Nevertheless, we layer on top of that curation and annotation any custom insight that the client is particularly interested in. So I didn’t go into too much detail but hopefully in those examples that I showcased there were particular points of interest for the clients that they were specifically looking for based on their previous research and their preexisting knowledge of the gene and the disease. Things such as the clinical frameworks used to assess severity of disease – that is a curative activity and annotation that we can provide in the production of genomic landscapes.
Another example would be assembling a patient-specific laboratory value database if the disease is such that there are clinical laboratory biomarkers that allow you to track the level of severity of the disease. We’ve had engagements where we’ve produced such a database by exhaustively curating all such case studies and case series that report out on those studies.
A final example to really drive home the fact that we can do custom curation is in exhaustively reviewing all of the literature for a given disease to pull out prevalent studies as the prevalence in different variants and different genes are found in different subpopulations of disease based on ethnicity or based on disease subtypes. In conversation with a client, it really depends on what the focus is, and what the nature of the disease or the gene, or the gene pathway is, as to what custom annotations we layer on top of those standard frameworks.
What about new papers? How can we be sure this data is up to date?
That is a great question, particularly in the context of neurodegenerative disease, research is expanding exponentially. I mentioned the commoditization of genomic sequencing and how much more straightforward it is to perform these sequencing studies on a large scale, research is not slowing it’s only getting faster, and all of that information becomes less and less tractable to extract and understand manually and we appreciate that. With all of these genomic landscapes that I’ve described, the work is evergreen and continually updated both for previous curated variants for which there’s new papers about those variants – that is updated – in addition to any new variants that weren’t previously described that are newly published in any one of those papers that come out from quarter to quarter. The data in these genomic landscapes is kept up to date and the curation component is preserved across those updates so that you’re assured a sensitive, comprehensive and highly valuable up to date data set.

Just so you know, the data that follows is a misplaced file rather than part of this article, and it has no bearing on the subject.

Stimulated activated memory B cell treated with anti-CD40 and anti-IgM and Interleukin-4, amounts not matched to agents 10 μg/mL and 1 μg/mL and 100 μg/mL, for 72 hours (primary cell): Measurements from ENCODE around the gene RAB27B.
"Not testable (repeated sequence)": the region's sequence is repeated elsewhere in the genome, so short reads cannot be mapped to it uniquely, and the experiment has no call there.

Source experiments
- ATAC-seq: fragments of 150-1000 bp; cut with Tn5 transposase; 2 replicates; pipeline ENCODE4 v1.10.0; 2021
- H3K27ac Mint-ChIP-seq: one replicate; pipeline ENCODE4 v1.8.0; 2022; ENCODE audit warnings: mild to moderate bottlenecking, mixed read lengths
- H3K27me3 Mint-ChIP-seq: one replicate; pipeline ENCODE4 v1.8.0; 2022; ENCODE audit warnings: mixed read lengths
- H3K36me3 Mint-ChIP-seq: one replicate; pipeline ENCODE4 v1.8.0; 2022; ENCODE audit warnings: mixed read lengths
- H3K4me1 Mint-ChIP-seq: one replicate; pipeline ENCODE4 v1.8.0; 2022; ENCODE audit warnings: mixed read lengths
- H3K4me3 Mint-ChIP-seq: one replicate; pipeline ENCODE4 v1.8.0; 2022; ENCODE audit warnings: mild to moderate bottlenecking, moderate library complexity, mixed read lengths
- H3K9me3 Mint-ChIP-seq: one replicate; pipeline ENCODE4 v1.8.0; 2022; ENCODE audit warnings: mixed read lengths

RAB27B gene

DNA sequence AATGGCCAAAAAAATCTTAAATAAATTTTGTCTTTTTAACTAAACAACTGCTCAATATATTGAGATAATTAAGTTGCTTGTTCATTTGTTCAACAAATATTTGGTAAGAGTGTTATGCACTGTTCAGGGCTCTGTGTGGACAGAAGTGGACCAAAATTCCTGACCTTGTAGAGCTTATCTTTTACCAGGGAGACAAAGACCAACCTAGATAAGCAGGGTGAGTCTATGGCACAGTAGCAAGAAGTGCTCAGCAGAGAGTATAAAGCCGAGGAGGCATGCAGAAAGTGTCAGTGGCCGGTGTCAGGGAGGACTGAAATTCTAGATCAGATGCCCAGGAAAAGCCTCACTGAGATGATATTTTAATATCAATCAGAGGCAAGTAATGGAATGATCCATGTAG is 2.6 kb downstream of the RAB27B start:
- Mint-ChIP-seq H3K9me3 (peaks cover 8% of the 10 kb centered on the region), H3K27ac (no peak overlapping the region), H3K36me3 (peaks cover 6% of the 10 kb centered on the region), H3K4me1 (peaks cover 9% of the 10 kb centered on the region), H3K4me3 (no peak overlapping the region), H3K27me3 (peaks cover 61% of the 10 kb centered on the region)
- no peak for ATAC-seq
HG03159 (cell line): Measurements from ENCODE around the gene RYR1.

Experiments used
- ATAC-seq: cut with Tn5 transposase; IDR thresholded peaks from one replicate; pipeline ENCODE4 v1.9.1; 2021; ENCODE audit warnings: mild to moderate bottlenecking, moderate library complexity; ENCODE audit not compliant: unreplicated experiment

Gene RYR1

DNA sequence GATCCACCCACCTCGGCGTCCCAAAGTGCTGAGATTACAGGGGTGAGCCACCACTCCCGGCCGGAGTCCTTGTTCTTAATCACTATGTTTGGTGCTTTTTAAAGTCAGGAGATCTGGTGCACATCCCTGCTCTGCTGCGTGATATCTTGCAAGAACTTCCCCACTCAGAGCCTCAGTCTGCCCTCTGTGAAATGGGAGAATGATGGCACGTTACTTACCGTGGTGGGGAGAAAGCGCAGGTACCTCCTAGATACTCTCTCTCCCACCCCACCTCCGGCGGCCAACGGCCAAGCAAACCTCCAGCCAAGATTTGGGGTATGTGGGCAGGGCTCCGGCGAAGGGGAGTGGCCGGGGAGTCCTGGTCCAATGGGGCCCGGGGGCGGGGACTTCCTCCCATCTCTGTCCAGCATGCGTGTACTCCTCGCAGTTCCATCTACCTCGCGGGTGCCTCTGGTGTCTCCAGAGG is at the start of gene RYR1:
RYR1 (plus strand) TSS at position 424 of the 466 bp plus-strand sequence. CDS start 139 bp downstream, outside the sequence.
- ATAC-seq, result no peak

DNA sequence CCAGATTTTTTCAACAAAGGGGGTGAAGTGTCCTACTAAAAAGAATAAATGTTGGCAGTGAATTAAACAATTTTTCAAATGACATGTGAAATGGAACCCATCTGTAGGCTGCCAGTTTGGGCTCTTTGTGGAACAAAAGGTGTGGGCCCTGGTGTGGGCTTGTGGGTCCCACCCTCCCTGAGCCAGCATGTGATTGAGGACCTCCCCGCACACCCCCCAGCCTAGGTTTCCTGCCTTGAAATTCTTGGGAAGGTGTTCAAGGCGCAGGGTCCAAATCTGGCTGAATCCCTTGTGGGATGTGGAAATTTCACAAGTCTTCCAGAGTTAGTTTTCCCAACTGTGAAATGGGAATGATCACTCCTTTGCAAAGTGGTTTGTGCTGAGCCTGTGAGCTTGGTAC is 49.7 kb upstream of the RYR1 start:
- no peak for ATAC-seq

In the example of ATP7B, how many of the 145 variants with functional evidence were in the 248 ClinVar reported variants?
The short answer is I don’t know, I don’t remember that exactly. I do know though that we did look at that quite specifically, I just don’t know the result. I will say most of the ClinVar variants do not have reference citations and even if they do, they do have a characterization of those functional studies. So I don’t just want the audience members to perseverate on the number of variants that are accumulated, which is uniformly more and in most cases is much more than what is available in ClinVar, Genomenon’s Comprehensive Genomic Landscapes can double or multiply by ten the number of variants that are seen in ClinVar. Beyond that sheer number there’s exhaustive annotation of all of those variants as well and clarity, which is not provided by any of the references or any of the information in ClinVar at all.
What do you think of the cases with not much known genetics related to diseases? Do you think your platform or genetic biomarkers would still help target ID and patient stratification for such cases?
That is a great question. I’ll say that Genomenon’s data is at heart an association database. A lot of the focus of my talk, and certainly of our software in the hands of clinical users, is on variant information for known disease entities and clarity on published evidence for a given variant to make clinical grade calls or support some of the activities in Pharma that I described but a necessary preamble to assembling any of that data in Mastermind is an understanding of all of these associations at multiple levels. To answer the question directly, is if it exists in the literature directly or indirectly, no matter how rare, if there’s one reference that talks about this association we have it, we understand it, and we have tools that can automate the assembly of that information, followed up efficient and custom targeted review of that information.